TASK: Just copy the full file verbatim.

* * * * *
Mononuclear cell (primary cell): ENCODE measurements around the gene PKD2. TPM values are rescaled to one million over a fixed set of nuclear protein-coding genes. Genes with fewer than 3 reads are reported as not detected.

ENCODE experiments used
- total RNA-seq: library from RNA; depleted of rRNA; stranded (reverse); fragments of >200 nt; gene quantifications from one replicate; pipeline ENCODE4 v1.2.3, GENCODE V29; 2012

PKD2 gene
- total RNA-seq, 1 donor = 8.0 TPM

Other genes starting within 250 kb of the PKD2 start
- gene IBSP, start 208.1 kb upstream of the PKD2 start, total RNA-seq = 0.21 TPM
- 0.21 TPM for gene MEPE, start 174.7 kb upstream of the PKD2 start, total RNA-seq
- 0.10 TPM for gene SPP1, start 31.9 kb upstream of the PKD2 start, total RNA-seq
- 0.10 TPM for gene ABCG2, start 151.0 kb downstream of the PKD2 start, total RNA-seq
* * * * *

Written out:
Mononuclear cell (primary cell): ENCODE measurements around the gene PKD2. TPM values are rescaled to one million over a fixed set of nuclear protein-coding genes. Genes with fewer than 3 reads are reported as not detected.

ENCODE experiments used
- total RNA-seq: library from RNA; depleted of rRNA; stranded (reverse); fragments of >200 nt; gene quantifications from one replicate; pipeline ENCODE4 v1.2.3, GENCODE V29; 2012

PKD2 gene
- total RNA-seq, 1 donor = 8.0 TPM

Other genes starting within 250 kb of the PKD2 start
- gene IBSP, start 208.1 kb upstream of the PKD2 start, total RNA-seq = 0.21 TPM
- 0.21 TPM for gene MEPE, start 174.7 kb upstream of the PKD2 start, total RNA-seq
- 0.10 TPM for gene SPP1, start 31.9 kb upstream of the PKD2 start, total RNA-seq
- 0.10 TPM for gene ABCG2, start 151.0 kb downstream of the PKD2 start, total RNA-seq